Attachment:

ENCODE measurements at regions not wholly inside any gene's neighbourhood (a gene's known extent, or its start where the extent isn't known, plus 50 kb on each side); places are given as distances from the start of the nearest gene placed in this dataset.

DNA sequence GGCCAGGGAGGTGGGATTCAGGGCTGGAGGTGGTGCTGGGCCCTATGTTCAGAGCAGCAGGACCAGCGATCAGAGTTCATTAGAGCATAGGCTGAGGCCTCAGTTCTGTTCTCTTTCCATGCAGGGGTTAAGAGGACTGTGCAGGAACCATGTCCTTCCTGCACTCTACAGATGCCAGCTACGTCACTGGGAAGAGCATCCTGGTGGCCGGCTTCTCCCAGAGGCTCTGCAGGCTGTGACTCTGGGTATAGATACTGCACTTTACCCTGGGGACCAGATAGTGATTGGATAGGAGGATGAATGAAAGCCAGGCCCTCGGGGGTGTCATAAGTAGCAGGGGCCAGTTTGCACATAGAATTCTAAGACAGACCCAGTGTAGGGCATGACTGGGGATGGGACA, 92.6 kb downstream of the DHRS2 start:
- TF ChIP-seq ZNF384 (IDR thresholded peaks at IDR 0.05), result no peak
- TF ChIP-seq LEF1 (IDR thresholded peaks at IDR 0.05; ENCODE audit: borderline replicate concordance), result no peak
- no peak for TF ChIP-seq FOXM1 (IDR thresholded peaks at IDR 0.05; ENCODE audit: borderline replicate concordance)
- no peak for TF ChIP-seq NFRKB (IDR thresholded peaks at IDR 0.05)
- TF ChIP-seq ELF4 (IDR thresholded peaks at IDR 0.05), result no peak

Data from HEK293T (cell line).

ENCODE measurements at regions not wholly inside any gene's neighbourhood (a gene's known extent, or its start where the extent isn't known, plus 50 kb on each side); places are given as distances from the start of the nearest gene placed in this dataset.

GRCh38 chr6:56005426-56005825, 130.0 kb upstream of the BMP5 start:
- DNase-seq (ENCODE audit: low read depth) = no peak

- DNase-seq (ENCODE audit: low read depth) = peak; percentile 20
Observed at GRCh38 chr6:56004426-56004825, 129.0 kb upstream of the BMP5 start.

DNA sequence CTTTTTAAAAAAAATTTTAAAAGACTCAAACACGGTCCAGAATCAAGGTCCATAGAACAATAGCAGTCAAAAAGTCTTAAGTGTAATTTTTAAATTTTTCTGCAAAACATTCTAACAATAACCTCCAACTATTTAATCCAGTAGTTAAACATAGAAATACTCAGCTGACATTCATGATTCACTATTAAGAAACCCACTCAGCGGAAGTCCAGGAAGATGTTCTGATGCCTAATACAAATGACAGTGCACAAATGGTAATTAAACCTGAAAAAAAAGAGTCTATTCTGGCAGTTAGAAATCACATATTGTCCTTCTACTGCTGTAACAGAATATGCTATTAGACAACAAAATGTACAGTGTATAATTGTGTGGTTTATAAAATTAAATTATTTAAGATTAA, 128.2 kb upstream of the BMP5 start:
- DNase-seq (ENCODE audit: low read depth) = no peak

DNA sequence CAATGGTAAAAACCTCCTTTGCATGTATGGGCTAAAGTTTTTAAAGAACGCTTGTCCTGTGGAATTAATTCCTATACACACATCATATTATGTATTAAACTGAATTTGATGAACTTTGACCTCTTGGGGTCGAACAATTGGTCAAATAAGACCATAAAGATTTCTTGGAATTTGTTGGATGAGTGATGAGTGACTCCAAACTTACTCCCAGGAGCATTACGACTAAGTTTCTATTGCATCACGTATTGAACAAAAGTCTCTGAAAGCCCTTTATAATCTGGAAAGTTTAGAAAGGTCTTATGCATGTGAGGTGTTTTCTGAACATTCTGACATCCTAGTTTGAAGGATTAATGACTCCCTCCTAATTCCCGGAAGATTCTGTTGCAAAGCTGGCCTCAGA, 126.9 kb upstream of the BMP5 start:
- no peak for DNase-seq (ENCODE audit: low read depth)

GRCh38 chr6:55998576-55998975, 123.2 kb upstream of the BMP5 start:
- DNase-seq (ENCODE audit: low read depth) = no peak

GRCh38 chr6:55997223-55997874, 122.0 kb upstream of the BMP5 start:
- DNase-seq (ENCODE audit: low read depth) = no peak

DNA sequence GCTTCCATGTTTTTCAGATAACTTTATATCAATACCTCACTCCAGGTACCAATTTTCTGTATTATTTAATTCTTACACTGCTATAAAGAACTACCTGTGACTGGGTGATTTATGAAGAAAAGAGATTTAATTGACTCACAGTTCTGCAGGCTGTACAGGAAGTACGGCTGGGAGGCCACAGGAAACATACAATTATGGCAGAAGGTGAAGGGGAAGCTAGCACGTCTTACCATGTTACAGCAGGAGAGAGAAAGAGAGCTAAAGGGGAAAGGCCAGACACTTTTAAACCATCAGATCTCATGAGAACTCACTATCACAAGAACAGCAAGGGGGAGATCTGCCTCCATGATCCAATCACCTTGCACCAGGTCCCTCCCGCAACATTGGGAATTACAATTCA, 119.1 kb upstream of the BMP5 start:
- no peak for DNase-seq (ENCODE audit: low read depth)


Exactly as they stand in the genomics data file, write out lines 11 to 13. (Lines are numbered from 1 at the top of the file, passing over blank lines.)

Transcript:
- DNase-seq (ENCODE audit: low read depth) = no peak

- DNase-seq (ENCODE audit: low read depth) = peak; percentile 20
Observed at GRCh38 chr6:56004426-56004825, 129.0 kb upstream of the BMP5 start.